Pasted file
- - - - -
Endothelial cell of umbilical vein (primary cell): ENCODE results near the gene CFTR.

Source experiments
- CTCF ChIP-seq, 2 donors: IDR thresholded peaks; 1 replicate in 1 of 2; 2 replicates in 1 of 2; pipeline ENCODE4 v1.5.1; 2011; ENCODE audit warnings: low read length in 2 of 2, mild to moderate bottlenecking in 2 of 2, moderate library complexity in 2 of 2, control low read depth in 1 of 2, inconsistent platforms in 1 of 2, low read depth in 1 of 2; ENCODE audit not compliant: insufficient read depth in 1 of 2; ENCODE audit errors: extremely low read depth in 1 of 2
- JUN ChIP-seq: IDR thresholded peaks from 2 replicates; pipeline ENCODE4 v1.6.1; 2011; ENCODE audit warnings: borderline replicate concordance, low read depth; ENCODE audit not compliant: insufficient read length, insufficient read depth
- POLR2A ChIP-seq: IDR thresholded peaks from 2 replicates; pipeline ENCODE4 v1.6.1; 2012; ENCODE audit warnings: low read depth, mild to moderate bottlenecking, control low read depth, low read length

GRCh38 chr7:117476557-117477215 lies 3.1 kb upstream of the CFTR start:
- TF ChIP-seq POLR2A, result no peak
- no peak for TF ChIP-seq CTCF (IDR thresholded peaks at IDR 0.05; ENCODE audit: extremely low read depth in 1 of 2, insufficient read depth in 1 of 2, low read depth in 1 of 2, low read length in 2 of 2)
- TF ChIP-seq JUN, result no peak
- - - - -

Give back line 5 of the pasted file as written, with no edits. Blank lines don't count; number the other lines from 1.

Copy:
- POLR2A ChIP-seq: IDR thresholded peaks from 2 replicates; pipeline ENCODE4 v1.6.1; 2012; ENCODE audit warnings: low read depth, mild to moderate bottlenecking, control low read depth, low read length